Everyday Medicine

Cancer Care

Plasma protein therapies often play a supportive role in the treatment of cancer patients. Plasma-derived immunoglobulins (IG) can be used to address treatment-related immunosuppression and reduce the risk of infections in patients undergoing chemotherapy or radiation. Additionally, plasma-derived clotting factors can help cancer patients who experience clotting disorders or increased risk of bleeding due to their cancer or related treatment.   

 In addition, albumin is also used as a carrying agent for some cancer medications, due to it being preferentially internalized by tumor cells. This can prolong the half-life of otherwise rapidly cleared drugs and promote their accumulation within tumors.    

Rh Incompatibility

During pregnancy, a mismatch in the type of rhesus (Rh) factor (a protein found on the surface of red blood cells), between a mother and fetus can lead to hemolytic disease of the newborn (HDN). Rh incompatibility occurs when a Rh-negative mother is carrying a Rh-positive fetus. In that case, the mother’s immune system sees the red blood cells of the fetus as foreign and develops antibodies which attack them.   


This can cause severe anemia in the fetus or newborn, as well as jaundice as the broken-down red blood cells produce bilirubin. The level of bilirubin in the infant's blood may range from mild to dangerously high.  Plasma-derived Rh immunoglobulins (RhIg) administered during pregnancy can neutralize the fetus’s Rh-positive red blood cells, preventing maternal sensitization and HDN.   

Burn Patients

Severe burns can lead to life-threatening complications, including fluid loss and infection. Plasma protein therapies, such as albumin, can help replenish lost fluids in burn patients. Additionally, fibrin sealants derived from plasma can help in wound healing and reduce the risk of infections.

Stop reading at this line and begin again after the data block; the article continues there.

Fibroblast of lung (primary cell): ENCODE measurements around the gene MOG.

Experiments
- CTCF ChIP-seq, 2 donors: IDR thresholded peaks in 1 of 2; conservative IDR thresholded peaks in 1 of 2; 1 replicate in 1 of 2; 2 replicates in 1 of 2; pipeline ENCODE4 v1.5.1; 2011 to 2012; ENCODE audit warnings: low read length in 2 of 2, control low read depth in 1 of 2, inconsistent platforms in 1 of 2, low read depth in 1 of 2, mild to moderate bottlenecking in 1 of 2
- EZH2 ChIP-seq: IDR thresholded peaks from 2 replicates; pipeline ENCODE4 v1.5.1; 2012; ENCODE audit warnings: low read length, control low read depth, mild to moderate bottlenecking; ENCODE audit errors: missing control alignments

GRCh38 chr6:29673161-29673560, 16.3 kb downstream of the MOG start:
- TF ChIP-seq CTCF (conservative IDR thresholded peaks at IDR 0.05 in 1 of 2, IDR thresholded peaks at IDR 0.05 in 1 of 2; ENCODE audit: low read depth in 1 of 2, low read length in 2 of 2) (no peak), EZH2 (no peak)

Shock and Trauma

In cases of shock and trauma, the rapid loss of blood can result in acute clotting disorders. Plasma-derived clotting factors like Factor IX may control bleeding and restore normal clotting function.  Administering these factors to trauma patients can be effective in preventing excessive blood loss.  


The presence of antibodies and immunoglobulins in plasma equips it to neutralize harmful substances and infectious agents. In cases where individuals are bitten by animals or sustain deep cuts, there is a risk of tetanus infection, which can be life-threatening. Anti-tetanus immunoglobulin (IG) provides antibodies that protect against this infection.    

Organ Transplantation

Transplant recipients are at high risk of graft rejection, which occurs when the recipient's immune system attacks and begins destroying the transplanted tissue or organ. To prevent this, recipients are often given immunosuppressive medications, leaving them vulnerable to opportunistic infection. Plasma-derived immunoglobulins can bolster the immune system and minimize the risk of infections, making them an important adjunct in post-transplant care.   

Pediatric HIV

Children infected with HIV often experience immune system deficiencies that predispose them to infections. Plasma-derived immunoglobulins help provide passive immunity and boost these patients’ ability to fight infections.   

Liver Conditions

Plasma protein therapies such as albumin and prothrombin complex concentrates can be beneficial in managing complications associated with liver conditions. Albumin infusions help maintain fluid balance, stabilize blood pressure, and reduce the risk of abnormal swelling and fluid buildup in patients with cirrhosis.  

Some liver disease patients experience an impairment in their own body’s ability to produce clotting factors and can require fresh frozen plasma or plasma derived clotting factors to manage and prevent bleeding.    

Hepatitis B

A plasma protein therapy with hepatitis B antibodies, called Anti-HBV IG, can help protect people from hepatitis B virus (HBV). Anti-HBV is used as a postexposure preventative measure in individuals who are at risk of acquiring HBV, including healthcare workers and first responders treating a patient with HBV, as well as babies born to mothers with the virus.  

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